I don't see how the question can be answered, without some additional theoretical context. The main problem is that "the same category" sort of suggests a theory of unique categorization of morphemes. If you had asked "is there some conceivable category of linguistic units that includes English prepositions and Japanese postpositions", the answer would be an easy "yes". Instead, it sounds like you have in mind a specific theory of categories, without saying what the defining factor is (for example, various syntactic relation versus certain kinds of functions). Defined in terms of word order, the two sets are clearly different categories (though this consideration is irrelevant for a theory that speaks of "adpositions", a deliberately order-independent term). However, they might be "the same" in some syntactic theory, as a non-head (modifier, complement or some such term). They might be "the same" in one sense, and "different" in another (for example, the syntactic structure might be the same, by some metric, but the semantic function might be different, by some other metric).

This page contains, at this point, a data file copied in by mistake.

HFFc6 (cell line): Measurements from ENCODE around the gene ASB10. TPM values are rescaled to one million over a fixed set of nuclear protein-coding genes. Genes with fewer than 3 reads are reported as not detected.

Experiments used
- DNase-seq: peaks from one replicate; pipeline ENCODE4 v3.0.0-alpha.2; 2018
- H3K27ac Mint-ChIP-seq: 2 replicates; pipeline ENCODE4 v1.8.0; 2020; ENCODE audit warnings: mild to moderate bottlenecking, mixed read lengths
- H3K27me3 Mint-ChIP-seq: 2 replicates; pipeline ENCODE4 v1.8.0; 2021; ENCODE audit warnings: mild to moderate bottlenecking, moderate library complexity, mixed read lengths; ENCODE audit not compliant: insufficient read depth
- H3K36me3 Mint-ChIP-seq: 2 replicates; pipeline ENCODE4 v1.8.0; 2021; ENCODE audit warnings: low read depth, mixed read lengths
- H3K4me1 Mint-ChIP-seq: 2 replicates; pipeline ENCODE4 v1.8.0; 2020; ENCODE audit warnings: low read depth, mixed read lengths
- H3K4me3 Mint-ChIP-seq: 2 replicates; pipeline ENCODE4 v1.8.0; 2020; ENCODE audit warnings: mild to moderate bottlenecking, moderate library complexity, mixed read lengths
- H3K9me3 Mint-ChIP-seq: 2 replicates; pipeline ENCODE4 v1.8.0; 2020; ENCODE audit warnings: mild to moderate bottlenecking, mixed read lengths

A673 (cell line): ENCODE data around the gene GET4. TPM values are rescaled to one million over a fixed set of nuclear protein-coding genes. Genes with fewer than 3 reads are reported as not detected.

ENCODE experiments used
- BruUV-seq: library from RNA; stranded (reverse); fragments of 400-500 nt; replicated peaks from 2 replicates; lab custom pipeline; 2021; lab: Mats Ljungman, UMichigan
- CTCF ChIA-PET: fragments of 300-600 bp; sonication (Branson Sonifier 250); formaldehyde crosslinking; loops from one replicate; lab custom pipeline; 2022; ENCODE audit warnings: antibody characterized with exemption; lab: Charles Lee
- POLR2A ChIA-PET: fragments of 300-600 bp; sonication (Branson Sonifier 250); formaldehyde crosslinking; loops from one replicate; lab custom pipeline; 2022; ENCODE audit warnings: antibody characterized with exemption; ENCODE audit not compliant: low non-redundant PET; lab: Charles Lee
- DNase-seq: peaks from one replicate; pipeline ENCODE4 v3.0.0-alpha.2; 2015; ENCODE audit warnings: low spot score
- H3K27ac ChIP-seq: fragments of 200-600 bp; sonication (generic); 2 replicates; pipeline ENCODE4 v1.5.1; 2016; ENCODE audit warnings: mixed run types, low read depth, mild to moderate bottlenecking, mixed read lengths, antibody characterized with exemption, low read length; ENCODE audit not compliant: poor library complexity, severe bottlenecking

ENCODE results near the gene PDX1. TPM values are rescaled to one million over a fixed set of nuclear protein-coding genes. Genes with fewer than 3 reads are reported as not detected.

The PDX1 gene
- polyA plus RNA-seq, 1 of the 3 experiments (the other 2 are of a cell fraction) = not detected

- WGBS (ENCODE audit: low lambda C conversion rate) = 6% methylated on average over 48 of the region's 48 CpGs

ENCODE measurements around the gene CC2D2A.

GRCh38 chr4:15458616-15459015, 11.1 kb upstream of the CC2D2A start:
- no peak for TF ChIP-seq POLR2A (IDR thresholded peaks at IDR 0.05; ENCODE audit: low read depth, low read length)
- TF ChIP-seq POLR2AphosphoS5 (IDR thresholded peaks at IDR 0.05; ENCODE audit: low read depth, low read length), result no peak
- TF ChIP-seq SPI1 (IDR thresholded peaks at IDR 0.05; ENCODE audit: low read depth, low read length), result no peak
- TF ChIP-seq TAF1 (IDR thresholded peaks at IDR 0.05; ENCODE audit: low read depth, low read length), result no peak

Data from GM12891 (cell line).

A narrower question would be "is the English word just the same category as Japanese X?" (whatever word you want to put in there)". Even narrowing the scope of the English word to pre-NP uses, is "just" a different POS from "with"? That is, how do you justify unifying two morphemes under a single type, in one language? Then, are types the same across all languages?